1989 - 1992: Once Around The Park My dad, still with his eye on solid academic achievement, insisted that I at least consider university. Out of respect I applied for places on a number of courses, but the interview process was somewhat unusual, since the hardening of my ambition to be somehow with... read
Monday 12th May, 2014
Sorry it's been so long since the last time I blogged here. I have been busy, that much is true, but it would be a lie to pretend that was entirely the reason. Many days I wonder the worth of adding to the ever-growing mountain of unsolicited writing out there, of my... read
Friday 25th April, 2014
Hello everyone. Sorry, this blog has been long neglected. My next thing to post was the next chapter of Puritan, but I was waiting until I could get some relevant audio tracks into the computer world, which involved borrowing a DAT machine and finding time between tours to record it and blah... read
Tuesday 29th October, 2013
I was intending my next blog to be another "Bloggin' The Shuffle", but something happened that took me elsewhere. A friend who is studying screenwriting asked me about musical structure. Most screenplays follow a three act format, roughly akin to sonata form in music, and her thought was to compare other forms... read
Friday 6th September, 2013
I said over there on the albums page that my next blog would be my own self-assessment of my solo work, but I think I'm going to postpone that. It's something I struggle with in a way - I want to talk about it, but I would encourage anyone else away that... read
Sunday 11th August, 2013
1985 - 1989: Sentimental Mercenary In A Free Fire Zone After a summer of unpacking boxes and trying to make the new house a home I started at Abingdon School in September 1985. With the determination for morbidity that only a teenager can muster, I hated it and was depressed in a I... read
Thursday 25th July, 2013
Just got a little while in the middle of the night before we leave for Heathrow to start another tour. Although they never stop. It's one continuous tour. But I was having some thoughts about work and working and who does what. I've been both sides of the touring fence multiple times being... read
Thursday 11th July, 2013
As many of you here may know apart from being a drummer I was once a lighting designer, the guy who makes the lights do their thing at a rock show (there's many other kinds of LD of course, but rock was what I did). So with that in my background have... read
Tuesday 4th June, 2013
1982 - 1985: Above The Riverbed The World's Run Dry More gigs, better gigs. After the party we started to get a bit more serious with the school band, or as serious as you can be when you're 12 years old. We called ourselves Nightshade and had a stable lineup of Adrian guitar,... read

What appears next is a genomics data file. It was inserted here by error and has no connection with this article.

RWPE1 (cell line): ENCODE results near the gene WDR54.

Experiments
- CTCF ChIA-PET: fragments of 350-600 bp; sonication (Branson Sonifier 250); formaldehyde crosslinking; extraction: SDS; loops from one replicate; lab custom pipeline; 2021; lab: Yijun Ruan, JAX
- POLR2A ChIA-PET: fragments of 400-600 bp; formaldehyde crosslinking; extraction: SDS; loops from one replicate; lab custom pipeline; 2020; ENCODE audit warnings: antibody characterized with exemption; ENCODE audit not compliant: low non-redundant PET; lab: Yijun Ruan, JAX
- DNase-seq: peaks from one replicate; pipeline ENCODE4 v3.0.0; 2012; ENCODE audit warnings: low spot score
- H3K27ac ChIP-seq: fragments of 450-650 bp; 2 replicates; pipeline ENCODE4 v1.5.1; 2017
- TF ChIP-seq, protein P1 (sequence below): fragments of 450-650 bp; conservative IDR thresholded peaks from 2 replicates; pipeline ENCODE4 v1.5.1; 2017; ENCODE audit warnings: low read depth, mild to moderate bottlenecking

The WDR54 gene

Sunday 26th May, 2013
Some things are curious to me. Things which appear to be a lack of analysis, opinions not properly thought through. Then again that sometimes is just me and my Spock-ness, not appreciating the random foible of desire. I read about the band that I play in on the internet. There, I've admitted In... read
Monday 29th April, 2013
Hello from Hamburg! Ich Bein Eine Hamburger. Or something. Got an hour after breakfast on the bus before we have to travel to record a German TV show called Ina's Nacht, so what better way to make GOOD USE of my time than another quick session of bloggin' the shuffle. This off... read
Monday 22nd April, 2013
1971 - 1982: It's Cold Outside, But It Gets So Hot In Here Oh shit. That's mum and dad. Keep your head, don't giggle, just keep tidying up the bottles and cans into the bin bag in the garage. I think they're angry, but I'm finding it curiously hard to read these who... read
Monday 8th April, 2013
So here's another in what I anticipate to be a series. Jeez, what a lot of series we have running - Puritan (to be continues when I get access to my old photos and a scanner, so I can make it a bit more visually interesting), Blogging The Shuffle (which will when... read
Sunday 24th March, 2013
I'm writing this from Shanghai in China, my first visit to this country. I'm not going to give you my impressions. I'm not Michael Palin, nor indeed Bill Bryson (although I can recommend all of Mr. Bryson's travel books as some of the most amusing writing I've ever had the pleasure embarrassingly... read
Thursday 14th March, 2013
This is the original reason that it occurred to me to start blogging. I'd find myself on the tourbus with my iPod on having memories and thoughts triggered as shuffle offered up various tidbits that I wouldn't have put on of my own accord. So I'm going to give that a at... read
Sunday 10th March, 2013
Introduction October 12th 2010, Albuquerque, NM, USA I'm 39 and 11 days old, which is clearly much too old to be any kind of musician on the road with a rock band. I'm playing with English musician Frank Turner as a member of his backing band. The distinction is necessary, since things are to... read
Saturday 9th March, 2013
So, the thing is, when I was on tour a couple of years back I wrote a 'book'. It's definitely a 'book' and not a book though. It's an autobiography with the initial intention of a certain angle on the subject, although as it went along the focus drifted a bit. I... read
Monday 4th March, 2013
We started a tour in Northampton, MA on 2nd March and, being as it was not far from his hometown of Springfield, I had the pleasure of hanging out with my friend Mark Mulcahy. His name is not familiar to many, but anyone out there who knows him or his work probably... read
Saturday 2nd March, 2013
I don't really talk about myself much. Not just on the internet, but in life. I have an English paranoia about being seen to complain, or about troubling anyone else ("a friend troubled is a problem doubled", as someone once said to me). But I don't think that it's healthy. Don't me... read